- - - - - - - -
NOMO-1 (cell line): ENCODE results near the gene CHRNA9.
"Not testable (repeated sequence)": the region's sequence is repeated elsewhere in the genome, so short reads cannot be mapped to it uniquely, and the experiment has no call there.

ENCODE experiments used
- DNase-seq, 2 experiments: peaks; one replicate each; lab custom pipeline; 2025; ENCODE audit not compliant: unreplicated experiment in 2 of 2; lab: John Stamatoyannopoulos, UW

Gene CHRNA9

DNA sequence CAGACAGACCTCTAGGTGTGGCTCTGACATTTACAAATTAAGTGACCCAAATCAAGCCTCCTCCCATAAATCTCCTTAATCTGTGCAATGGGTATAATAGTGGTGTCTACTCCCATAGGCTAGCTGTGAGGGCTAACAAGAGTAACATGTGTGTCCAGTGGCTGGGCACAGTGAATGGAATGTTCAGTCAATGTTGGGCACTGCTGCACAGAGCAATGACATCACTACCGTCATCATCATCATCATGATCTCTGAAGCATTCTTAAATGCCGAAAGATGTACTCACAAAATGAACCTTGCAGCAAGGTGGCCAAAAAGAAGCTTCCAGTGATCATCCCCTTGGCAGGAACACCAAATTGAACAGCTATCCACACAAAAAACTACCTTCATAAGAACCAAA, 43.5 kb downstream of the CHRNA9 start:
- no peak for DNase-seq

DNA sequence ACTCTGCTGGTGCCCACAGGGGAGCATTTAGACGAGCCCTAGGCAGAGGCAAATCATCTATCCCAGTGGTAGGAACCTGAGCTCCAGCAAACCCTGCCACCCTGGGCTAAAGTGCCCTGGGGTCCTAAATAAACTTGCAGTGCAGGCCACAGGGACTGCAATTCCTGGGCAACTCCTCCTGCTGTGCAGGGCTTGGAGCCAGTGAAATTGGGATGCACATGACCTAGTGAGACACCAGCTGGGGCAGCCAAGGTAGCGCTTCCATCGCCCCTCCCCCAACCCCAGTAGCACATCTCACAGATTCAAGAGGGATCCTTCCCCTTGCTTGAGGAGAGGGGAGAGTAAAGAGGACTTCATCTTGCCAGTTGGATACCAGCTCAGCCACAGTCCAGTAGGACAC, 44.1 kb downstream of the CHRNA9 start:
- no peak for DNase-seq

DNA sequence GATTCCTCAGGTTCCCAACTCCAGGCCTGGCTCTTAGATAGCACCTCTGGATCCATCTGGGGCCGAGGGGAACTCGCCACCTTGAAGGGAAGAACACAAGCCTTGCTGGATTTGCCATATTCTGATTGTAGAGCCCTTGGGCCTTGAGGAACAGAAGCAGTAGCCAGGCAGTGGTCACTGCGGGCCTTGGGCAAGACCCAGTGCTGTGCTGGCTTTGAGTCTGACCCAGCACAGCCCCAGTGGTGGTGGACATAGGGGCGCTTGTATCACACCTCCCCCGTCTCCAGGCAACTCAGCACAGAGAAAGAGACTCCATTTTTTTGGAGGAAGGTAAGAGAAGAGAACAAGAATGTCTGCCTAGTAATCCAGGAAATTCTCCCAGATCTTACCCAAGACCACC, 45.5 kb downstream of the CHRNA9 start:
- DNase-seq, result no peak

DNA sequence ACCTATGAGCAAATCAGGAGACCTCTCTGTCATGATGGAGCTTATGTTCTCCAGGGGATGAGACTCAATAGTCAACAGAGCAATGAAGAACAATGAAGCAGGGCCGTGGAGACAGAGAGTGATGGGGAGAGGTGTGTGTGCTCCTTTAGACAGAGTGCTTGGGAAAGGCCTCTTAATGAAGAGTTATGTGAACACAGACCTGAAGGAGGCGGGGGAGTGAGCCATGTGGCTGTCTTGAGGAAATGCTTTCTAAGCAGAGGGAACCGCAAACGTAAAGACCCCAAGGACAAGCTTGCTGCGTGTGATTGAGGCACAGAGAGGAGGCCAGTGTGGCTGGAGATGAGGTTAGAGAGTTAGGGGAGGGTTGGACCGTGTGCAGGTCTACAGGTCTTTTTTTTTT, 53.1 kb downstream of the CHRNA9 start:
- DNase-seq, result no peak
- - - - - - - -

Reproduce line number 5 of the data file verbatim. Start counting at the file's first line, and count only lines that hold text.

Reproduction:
Gene CHRNA9